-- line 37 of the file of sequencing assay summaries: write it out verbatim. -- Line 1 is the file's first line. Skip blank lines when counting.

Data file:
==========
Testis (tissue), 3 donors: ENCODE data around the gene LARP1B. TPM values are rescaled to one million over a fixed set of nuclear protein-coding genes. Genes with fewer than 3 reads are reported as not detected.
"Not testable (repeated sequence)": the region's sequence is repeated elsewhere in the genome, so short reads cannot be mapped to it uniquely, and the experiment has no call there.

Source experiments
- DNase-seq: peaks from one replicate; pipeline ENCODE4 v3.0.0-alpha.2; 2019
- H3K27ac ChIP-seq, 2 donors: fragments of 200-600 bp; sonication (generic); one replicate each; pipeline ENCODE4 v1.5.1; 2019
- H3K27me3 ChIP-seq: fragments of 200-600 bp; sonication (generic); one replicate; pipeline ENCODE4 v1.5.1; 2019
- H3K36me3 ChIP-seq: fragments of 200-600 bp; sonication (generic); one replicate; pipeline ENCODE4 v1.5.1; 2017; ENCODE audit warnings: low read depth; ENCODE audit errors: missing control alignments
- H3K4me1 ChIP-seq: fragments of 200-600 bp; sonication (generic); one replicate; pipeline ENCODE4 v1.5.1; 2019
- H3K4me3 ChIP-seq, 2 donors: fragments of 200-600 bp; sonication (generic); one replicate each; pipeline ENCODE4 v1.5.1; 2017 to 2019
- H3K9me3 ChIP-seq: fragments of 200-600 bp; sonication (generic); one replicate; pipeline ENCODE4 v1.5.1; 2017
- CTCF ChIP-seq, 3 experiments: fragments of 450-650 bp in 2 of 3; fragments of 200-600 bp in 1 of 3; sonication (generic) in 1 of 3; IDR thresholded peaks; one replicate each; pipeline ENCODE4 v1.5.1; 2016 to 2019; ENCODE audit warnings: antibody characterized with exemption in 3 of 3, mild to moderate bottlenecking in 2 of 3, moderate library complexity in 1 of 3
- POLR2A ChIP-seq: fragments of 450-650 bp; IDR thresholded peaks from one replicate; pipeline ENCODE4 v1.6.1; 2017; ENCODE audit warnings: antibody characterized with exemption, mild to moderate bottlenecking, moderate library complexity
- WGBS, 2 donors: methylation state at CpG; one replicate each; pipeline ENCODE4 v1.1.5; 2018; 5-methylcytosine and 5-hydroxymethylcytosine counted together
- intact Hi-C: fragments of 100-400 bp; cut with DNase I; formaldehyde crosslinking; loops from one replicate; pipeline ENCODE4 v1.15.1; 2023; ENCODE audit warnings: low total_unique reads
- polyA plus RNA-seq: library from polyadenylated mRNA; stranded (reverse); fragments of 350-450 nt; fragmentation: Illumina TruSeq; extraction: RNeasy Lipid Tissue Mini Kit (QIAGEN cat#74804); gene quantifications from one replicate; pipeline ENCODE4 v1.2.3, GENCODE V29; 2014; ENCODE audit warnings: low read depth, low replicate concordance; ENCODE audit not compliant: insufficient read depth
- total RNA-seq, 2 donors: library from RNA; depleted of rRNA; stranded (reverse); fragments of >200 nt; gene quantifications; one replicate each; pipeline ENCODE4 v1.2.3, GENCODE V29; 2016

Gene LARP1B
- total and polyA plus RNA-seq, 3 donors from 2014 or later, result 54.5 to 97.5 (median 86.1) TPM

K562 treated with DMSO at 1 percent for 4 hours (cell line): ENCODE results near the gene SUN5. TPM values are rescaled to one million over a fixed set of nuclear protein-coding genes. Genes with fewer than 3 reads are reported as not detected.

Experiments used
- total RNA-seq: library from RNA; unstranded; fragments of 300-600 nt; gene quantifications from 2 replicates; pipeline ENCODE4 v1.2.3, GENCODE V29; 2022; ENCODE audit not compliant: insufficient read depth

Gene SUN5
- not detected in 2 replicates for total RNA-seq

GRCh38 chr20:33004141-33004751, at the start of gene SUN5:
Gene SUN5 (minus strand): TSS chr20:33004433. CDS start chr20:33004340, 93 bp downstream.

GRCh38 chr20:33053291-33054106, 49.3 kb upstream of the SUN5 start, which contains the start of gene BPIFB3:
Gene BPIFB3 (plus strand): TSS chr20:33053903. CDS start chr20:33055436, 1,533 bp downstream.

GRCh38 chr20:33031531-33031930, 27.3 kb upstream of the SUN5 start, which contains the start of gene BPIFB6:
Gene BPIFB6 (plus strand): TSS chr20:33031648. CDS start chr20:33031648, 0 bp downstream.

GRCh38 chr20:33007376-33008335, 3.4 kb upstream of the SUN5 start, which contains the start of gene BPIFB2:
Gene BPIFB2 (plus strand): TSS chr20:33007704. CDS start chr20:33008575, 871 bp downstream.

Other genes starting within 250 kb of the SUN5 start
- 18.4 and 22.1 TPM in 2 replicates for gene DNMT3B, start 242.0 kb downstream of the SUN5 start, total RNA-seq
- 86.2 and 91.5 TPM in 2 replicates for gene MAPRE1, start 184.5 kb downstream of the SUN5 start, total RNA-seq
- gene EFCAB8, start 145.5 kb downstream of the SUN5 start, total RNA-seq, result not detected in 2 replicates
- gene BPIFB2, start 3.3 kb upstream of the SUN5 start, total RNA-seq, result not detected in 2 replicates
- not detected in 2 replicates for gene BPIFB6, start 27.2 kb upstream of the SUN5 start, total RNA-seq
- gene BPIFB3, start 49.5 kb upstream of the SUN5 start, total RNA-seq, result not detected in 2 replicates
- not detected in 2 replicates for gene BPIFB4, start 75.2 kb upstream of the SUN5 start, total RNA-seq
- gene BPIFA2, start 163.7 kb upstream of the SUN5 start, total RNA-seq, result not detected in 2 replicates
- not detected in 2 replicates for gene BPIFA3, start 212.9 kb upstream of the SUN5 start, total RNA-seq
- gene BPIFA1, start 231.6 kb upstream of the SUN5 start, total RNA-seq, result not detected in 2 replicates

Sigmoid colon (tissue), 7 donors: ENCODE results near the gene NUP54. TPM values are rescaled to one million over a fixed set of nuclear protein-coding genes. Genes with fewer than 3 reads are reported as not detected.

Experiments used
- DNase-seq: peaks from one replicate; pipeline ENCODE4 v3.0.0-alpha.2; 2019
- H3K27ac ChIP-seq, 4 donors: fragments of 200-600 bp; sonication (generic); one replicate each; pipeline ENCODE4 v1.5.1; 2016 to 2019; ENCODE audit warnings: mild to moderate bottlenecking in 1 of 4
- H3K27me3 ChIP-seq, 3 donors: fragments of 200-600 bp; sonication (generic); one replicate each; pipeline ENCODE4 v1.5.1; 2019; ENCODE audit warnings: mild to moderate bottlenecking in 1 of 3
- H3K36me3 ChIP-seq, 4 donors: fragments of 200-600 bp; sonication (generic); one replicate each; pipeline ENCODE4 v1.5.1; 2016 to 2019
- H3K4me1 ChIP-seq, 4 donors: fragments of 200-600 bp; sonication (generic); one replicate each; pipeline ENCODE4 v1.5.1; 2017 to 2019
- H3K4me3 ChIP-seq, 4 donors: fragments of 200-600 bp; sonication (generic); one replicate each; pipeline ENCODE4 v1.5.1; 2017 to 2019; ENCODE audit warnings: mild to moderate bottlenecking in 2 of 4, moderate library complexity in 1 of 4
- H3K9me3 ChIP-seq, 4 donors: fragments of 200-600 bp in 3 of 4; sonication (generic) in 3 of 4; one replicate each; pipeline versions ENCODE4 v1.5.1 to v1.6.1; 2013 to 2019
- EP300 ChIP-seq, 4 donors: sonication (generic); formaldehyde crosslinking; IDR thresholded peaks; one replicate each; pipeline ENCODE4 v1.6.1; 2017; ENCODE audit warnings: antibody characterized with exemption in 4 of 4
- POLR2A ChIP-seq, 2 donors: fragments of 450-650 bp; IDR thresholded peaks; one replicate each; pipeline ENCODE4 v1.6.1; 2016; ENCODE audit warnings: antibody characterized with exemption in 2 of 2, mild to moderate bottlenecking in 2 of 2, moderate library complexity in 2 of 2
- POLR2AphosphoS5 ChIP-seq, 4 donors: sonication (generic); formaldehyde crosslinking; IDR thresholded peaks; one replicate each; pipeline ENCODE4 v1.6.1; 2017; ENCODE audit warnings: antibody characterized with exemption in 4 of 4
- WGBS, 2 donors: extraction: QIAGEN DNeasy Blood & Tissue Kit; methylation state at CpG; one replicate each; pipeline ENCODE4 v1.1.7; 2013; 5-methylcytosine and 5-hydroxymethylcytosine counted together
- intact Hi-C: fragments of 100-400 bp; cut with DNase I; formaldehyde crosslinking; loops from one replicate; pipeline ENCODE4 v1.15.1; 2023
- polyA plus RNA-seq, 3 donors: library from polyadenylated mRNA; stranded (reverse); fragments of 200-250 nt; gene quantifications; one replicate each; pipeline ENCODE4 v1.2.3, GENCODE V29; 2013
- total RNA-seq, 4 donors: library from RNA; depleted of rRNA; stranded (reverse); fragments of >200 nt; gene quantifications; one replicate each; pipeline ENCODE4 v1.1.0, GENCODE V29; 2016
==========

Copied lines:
- not detected in 2 replicates for gene BPIFB6, start 27.2 kb upstream of the SUN5 start, total RNA-seq